Niccolò Machiavelli Quotes

NiccolòWhosoever desires constant success must change his conduct with the times.

It is better to be feared than loved, if you cannot be both

The wise man does at once what the fool does finally.

No enterprise is more likely to succeed than one concealed frm the enemy until it is ripe for execution.

So in all human affairs one notices, if one examines them closely, that it is impossible to remove one inconvenience without another emerging.

The first method for estimating the intelligence of a ruler is to look at the men he has around him.

It ought to be remembered that there is nothing more difficult to take in hand, more perilous to conduct, or more uncertain in its success, than to take the lead in the introduction of a new order of things.

If an injury has to be done to a man it should be so severe that his vengeance need not be feared.

Entrepreneurs are simply those who understand that there is little difference between obstacle and opportunity and are able to turn both to their advantage.

Never was anything great achieved without danger.

Where the willingness is great, the difficulties cannot be great.

The fact is that a man who wants to act virtuously in every way necessarily comes to grief among so many who are not virtuous.

Men judge generally more by the eye than by the hand, for everyone can see and few can feel.

The first method for estimating the intelligence of a ruler is to look at the men he has around him.

Few men are brave by nature, but good discipline and experience make many so.

Of mankind we may say in general they are fickle, hypocritical, and greedy of gain.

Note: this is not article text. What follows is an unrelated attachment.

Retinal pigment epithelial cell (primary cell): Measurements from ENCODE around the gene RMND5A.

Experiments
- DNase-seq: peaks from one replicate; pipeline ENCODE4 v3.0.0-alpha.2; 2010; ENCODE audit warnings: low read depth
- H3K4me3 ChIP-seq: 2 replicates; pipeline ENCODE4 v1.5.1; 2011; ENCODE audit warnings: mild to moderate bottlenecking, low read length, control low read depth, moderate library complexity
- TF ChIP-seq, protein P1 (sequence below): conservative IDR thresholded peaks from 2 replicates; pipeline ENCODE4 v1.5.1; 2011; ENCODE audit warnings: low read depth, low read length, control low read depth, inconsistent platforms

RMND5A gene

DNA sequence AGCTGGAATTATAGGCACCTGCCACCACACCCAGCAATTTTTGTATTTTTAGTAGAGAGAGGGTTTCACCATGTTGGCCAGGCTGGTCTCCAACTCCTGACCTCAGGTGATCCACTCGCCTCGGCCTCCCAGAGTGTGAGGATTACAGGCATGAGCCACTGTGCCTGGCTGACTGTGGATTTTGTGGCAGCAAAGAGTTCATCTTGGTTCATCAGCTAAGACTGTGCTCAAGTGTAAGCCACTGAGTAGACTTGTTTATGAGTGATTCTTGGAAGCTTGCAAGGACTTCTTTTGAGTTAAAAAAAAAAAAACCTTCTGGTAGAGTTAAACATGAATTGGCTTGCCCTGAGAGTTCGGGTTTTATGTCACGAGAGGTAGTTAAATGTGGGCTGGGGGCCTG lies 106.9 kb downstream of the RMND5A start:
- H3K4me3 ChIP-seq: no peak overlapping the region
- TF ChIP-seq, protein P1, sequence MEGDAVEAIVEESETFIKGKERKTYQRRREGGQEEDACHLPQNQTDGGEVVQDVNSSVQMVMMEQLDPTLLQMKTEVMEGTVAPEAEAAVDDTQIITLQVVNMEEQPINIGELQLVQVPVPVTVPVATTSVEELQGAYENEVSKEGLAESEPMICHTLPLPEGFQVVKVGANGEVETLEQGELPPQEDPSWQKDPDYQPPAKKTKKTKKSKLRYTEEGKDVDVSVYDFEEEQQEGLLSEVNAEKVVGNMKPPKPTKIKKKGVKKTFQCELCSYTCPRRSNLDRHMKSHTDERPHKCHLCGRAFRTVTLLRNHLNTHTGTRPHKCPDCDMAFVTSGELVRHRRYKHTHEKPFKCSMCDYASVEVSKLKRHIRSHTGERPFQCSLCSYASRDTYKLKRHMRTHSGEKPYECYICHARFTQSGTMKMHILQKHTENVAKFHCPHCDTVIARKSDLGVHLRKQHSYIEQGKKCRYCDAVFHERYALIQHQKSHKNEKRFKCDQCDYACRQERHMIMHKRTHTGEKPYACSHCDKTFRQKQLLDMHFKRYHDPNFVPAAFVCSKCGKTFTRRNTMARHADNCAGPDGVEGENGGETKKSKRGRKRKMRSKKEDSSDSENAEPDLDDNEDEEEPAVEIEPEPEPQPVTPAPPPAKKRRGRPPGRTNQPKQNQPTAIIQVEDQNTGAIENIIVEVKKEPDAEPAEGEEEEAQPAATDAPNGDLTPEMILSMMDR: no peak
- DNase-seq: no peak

I believe that it is possible for one to praise, without concern, any man after he is dead since every reason and supervision for adulation is lacking.

A prudent man should always follow in the path trodden by great men and imitate those who are most excellent.

Everyone sees what you appear to be, few really know what you are.

The more sand has escaped from the hourglass of our life, the clearer we should see through it.

There is no avoiding war; it can only be postponed to the advantage of others.

A prince ought to have no other aim or thought, nor select anything else for his study, than war and its rules and discipline; for this is the sole art that belongs to him who rules, and it is of such force that it not only upholds those who are born princes, but it often enables men to rise from a private station to that rank.

I say that every prince must desire to be considered merciful and not cruel. He must, however, take care not to misuse this mercifulness.

A prince who is not wise himself will never take good advice.

Good order and discipline in an army are more to be depended upon than ferocity.

The promise given was a necessity of the past: the word broken is a necessity of the present.

Nothing is of greater importance in time of war than in knowing how to make the best use of a fair opportunity when it is offered.

Since love and fear can hardly exist together, if we must choose between them, it is far safer to be feared than loved.

Niccolò Machiavelli Philosophy
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